py2exe is a distutils extension to convert python scripts into standalone
The URL is: http://starship.python.net/crew/theller/py2exe/
I've released version 0.2.3 of py2exe, which seems pretty stable, although
it should still be considered beta.
It has been used for creating wxPython, PyGTK, pygame, win32com client and
other standalone programs.
I would like to thank the early adopters(in alphabetical order)
Dan Rolander, Dave Brueck, Franz Geiger, Markus Gritsch,
Pete Shinners, Peter Hansen, Robin Dunn, and Wayne Izatt
for helpfull suggestions, testing and support.
Development will continue. Features planned for the next release(s):
- More aggressive way to find dependencies, hopefully making the building
process more automatic
- COM server support (localserver, inprocserver)
The Python 9 conference agenda is now available on-line at
Python 9 will offer two lunchtime "Birds of a Feather" (BOF) meetings, one
on Tuesday, March 6 and one on Wednesday, March 7. The topic for the
Tuesday meeting is "Adding Iterators to Python", and the topic for the
Wednesday meeting is "Adding Sets to Python". To sign up for one or both
of these BOFs, please send an email note to: Iterator-BOF(a)python9.org
and/or Set-BOF(a)python9.org. On each day, tables will be reserved for BOF
participants at lunchtime, and lunch will be served promptly at 12
Noon. Following lunch, BOF participants will adjourn to a meeting room for
the remainder of the lunch break. The location of the meeting room will be
posted on the bulletin board in the registration area.
On-line registration for Python 9 closes on Sunday, February 25, 2001. To
register, please go to http://www1.python9.org/p9-reginfo.html.
Rooms at the Hilton Long Beach are no longer available at the special group
rate of $134 per night. However, rooms for Python 9 attendees are now
available at the Holiday Inn Downtown Long Beach and the Westin Long Beach
hotels at favorable rates. For more information, please go to
ActiveState (www.ActiveState.com) is pleased to launch its first annual
Programmer's Choice award for the Python programmer who's actively
contributing to the community. Nominate your favorite programmer by
February 20, 2001 by going to http://www.ActiveState.com/Awards. The
winner will be announced at the Python 9 conference.
Platinum Sponsor: ActiveState (www.ActiveState.com)
Gold Sponsor: Digital Creations (www.digicool.com)
Silver Sponsor: O'Reilly & Associates (www.oreilly.com)
Digital Creations (www.digicool.com)
Perforce Software (www.perforce.com)
Irvine Sci-Tech Books (www.scitechbooks.com)
A VCalendar parser with a SAX API
Vcalsax provides a VCal file parser exporting a SAX API. It is thus
possible to see such file as a DOM tree, to manipulate it and store it
back in the native format using an XSL Transformation.
VCal is the file format used by many calendar programs, including
KOrganiser and Evolution.
Requires: PyXML (and 4Suite for Read-write access)
Categories: XML, Calendar
<a href="http://www.logilab.org/vcalsax/">vcalsax</a> -- A VCalendar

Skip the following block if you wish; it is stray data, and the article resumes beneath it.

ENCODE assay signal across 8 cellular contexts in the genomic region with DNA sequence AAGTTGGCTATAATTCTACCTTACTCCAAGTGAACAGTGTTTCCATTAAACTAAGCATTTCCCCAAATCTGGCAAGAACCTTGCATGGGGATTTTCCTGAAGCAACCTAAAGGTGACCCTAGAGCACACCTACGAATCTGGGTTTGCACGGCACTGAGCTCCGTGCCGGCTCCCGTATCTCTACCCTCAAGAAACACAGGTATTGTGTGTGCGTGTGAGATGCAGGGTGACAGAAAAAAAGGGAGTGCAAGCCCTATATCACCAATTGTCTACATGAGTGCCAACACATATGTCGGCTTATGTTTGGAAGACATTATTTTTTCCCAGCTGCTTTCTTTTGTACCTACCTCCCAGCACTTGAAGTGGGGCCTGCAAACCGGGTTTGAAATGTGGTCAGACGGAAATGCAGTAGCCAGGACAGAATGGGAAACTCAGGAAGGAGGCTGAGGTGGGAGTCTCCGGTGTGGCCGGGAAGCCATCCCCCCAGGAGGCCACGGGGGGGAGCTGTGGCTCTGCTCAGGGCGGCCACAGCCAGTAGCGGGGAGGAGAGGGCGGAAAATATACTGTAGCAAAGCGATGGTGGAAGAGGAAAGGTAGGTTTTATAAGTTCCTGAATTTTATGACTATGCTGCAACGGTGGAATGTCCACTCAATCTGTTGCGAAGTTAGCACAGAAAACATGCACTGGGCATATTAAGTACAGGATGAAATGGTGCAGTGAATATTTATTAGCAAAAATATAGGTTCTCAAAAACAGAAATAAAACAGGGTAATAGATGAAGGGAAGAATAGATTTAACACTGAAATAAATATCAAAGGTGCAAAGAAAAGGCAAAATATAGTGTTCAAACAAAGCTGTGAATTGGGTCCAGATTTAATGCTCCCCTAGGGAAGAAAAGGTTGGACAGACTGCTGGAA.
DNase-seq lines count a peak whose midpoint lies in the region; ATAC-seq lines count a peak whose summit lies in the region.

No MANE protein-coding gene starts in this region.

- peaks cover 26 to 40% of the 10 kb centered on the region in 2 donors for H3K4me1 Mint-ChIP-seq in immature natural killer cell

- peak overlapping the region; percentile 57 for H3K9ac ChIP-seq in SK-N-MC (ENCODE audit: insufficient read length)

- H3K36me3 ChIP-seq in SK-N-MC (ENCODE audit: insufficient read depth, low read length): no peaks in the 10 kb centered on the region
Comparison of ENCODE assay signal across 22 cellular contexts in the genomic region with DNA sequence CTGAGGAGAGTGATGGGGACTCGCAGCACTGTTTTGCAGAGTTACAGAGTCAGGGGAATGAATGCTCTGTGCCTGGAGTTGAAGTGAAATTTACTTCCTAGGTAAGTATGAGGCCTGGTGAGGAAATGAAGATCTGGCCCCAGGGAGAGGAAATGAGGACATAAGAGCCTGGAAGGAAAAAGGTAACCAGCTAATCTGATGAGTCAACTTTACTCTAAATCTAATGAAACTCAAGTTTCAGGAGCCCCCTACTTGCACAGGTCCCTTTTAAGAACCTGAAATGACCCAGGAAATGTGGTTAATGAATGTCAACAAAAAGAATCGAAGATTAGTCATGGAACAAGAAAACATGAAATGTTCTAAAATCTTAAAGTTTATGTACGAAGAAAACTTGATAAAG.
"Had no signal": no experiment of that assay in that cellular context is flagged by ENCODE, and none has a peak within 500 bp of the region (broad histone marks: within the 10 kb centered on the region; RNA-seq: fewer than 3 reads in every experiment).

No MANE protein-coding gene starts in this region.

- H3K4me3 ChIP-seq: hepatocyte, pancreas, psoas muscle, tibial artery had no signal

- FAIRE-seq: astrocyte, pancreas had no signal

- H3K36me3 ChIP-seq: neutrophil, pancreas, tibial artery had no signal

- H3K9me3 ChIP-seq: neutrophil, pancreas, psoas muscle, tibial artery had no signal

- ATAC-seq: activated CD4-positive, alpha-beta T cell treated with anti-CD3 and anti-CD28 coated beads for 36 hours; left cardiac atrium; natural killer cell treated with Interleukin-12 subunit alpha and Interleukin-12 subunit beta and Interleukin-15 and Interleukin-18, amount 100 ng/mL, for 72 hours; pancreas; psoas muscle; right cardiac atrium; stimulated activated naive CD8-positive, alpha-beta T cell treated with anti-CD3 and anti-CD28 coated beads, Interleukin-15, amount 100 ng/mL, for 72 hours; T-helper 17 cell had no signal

parser with a SAX API
in case you don't want to upgrade Python right now:
Secret Labs' Regular Expression Engine (SRE) is the new regular
expression engine shipped with Python 1.6 and 2.0. The latest
SRE version (from Python 2.1a2) is now available separately:
Changes from the 2.0 include a couple of bug fixes, and improved
portability: this version also works under Python 1.5.2.
The distribution includes library source code, and prebuilt Windows
binaries for Python 1.5.2 and 2.0.
the pythonware team
"Secret Labs -- makers of fine pythonware since 1997."
This is the final call for the conference. If you have a topic you
would like to present, please submit a proposal (Note: speakers also
receive complimentary conference registration).
====== FINAL CALL ======
*** CALL FOR PARTICIPATION ***
O'Reilly Open Source Convention
July 23-27, 2001
San Diego, California
*** Python Track ***
O'Reilly & Associates is pleased to announce the 3rd annual Open
Source Convention. This event is the central gathering place for the
Open Source community to exchange ideas, techniques, and to advance
the language. The Open Source Convention is a five-day event designed
for programmers, developers, and technical staff involved in Open
Source technology and its applications. The convention will be held at
the Sheraton San Diego Hotel and Marina, San Diego, California, July
The program committee of the Python track invites submissions of
tutorial and convention presentation on topics of interest to
The first two days of the convention are devoted to tutorials.
Tutorial proposals must include the following:
- Tutorial length (3 or 6 hours)
- Target audience including any recommended prerequisites.
- What attendees will learn.
- Tutorial outline--a short bullet list description of the
- Speaker name
- Speaker biography
- Complete speaker contact information.
The program committee particularly encourages the submission of
tutorials that are designed to present core Python topics to a
technically sophisticated audience (i.e., tutorials should favor
technical depth versus advocacy and high-level overviews).
Convention proposals will be considered for the following types of
- Focused discussions related to a specific Python technology or
programming technique. Typical examples might include
extension building, internationalization, programming with
threads, Tkinter, and XML.
- New product/technology demonstrations.
- Panel discussions.
- Applications and case studies that describe the use of Python
in real-world applications.
Convention proposals must include the following:
- Type of talk -- technology, new product, panel, or case-study.
- Title of talk or demonstration.
- Abstract of talk, maximum of 250 words.
- Speaker name.
- Speaker biography.
- Complete speaker contact information.
Submissions of novel and unusual Python applications are particularly
encouraged. Presentations by marketing staff or with a marketing
focus will not be accepted.
Submitting Your Proposal
All proposals must be sent to oscon2001-proposals(a)oreilly.com
Proposals should be sent in plain text with no attachments. Submit one